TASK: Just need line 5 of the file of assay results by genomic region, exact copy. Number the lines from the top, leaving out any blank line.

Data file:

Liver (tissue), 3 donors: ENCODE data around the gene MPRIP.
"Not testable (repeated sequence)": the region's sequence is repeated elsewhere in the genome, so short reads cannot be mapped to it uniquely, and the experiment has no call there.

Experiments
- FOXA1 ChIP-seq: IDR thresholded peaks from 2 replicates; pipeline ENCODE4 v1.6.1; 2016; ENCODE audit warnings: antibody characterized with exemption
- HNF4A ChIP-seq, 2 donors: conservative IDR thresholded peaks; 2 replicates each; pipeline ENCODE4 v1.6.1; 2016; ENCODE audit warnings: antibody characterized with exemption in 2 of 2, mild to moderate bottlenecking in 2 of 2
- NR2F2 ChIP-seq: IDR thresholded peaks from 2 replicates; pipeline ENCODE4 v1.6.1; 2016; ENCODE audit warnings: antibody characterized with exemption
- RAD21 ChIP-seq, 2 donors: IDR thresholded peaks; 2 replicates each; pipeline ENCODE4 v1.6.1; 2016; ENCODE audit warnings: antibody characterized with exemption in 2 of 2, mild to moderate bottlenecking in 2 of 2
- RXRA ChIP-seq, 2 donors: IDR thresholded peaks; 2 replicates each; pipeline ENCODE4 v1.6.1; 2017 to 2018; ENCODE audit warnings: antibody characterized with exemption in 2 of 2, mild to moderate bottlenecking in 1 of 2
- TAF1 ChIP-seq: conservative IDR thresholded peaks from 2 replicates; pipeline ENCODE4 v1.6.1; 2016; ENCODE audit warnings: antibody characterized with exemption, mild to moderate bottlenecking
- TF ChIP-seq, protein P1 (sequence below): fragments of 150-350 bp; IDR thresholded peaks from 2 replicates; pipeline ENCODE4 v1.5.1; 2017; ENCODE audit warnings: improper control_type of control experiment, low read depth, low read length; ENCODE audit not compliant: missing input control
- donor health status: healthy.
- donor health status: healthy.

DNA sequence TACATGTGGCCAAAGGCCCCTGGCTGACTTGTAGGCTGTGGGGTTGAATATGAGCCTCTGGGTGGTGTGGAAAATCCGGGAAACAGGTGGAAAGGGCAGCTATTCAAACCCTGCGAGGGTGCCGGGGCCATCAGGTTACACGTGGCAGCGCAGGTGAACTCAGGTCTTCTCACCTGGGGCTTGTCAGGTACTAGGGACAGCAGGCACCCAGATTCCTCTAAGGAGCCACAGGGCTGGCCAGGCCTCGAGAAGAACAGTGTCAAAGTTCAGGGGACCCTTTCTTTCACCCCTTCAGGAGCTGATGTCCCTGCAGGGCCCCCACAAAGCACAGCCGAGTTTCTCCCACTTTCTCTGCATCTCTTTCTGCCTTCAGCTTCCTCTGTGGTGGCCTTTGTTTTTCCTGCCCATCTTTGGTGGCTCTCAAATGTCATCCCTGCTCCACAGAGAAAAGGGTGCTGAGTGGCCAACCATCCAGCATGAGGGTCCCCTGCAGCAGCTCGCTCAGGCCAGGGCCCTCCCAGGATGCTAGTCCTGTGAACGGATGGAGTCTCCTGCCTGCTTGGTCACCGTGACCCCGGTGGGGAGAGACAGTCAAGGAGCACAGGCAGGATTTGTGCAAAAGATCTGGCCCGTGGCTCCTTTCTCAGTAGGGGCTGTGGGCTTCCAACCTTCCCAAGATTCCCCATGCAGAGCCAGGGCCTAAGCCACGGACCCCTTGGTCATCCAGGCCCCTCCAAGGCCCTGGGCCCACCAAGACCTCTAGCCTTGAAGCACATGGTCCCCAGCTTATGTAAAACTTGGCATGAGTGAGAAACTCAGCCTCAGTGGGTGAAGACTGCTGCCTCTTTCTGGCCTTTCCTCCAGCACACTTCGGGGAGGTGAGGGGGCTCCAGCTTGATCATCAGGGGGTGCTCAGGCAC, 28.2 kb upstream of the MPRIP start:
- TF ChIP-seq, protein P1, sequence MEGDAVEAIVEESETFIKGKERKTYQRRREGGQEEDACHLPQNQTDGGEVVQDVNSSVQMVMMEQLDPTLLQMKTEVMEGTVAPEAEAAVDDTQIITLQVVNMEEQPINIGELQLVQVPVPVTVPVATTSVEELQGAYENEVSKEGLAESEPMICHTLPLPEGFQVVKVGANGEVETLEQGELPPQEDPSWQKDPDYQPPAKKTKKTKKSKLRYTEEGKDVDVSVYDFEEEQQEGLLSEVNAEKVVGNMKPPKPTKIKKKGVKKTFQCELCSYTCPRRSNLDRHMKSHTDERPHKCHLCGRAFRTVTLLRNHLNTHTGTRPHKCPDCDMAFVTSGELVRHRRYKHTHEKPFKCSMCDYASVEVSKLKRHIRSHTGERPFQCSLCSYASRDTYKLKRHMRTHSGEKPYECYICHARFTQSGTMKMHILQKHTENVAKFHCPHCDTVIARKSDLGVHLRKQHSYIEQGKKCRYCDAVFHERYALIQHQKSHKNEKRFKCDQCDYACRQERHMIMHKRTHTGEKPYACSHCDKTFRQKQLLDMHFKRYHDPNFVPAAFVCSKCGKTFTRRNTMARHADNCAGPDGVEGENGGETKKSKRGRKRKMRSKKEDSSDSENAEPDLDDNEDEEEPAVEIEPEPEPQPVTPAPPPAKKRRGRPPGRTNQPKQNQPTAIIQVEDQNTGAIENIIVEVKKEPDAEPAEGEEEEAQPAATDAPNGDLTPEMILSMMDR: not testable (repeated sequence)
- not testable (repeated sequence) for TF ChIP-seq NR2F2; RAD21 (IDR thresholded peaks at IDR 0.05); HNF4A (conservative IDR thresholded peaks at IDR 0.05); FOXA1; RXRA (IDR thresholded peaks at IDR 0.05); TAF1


- HNF4A ChIP-seq, 2 donors: conservative IDR thresholded peaks; 2 replicates each; pipeline ENCODE4 v1.6.1; 2016; ENCODE audit warnings: antibody characterized with exemption in 2 of 2, mild to moderate bottlenecking in 2 of 2